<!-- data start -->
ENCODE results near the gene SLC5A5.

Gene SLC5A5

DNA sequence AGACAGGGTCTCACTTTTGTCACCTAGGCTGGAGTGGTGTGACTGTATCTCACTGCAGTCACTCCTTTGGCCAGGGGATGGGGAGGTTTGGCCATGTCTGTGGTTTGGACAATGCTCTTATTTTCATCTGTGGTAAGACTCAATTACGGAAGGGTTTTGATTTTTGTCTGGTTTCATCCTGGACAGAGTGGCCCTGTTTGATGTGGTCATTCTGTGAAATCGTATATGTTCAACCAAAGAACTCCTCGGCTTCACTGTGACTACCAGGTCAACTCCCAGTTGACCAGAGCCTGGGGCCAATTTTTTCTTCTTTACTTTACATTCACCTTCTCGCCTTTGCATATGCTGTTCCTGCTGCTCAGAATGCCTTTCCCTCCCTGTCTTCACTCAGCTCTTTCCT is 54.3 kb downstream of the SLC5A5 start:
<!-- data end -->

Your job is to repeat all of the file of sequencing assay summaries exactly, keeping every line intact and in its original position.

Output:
ENCODE results near the gene SLC5A5.

Gene SLC5A5

DNA sequence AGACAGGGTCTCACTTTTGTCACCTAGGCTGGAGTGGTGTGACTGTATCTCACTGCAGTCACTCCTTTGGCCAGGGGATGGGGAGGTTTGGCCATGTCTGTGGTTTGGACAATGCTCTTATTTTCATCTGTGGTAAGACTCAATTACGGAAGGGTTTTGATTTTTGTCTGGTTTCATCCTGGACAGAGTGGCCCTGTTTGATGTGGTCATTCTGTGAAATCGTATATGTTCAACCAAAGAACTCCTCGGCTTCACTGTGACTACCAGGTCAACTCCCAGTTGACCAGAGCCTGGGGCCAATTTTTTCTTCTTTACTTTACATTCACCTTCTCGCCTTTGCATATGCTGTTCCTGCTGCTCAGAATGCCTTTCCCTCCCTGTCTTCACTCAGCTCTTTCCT is 54.3 kb downstream of the SLC5A5 start: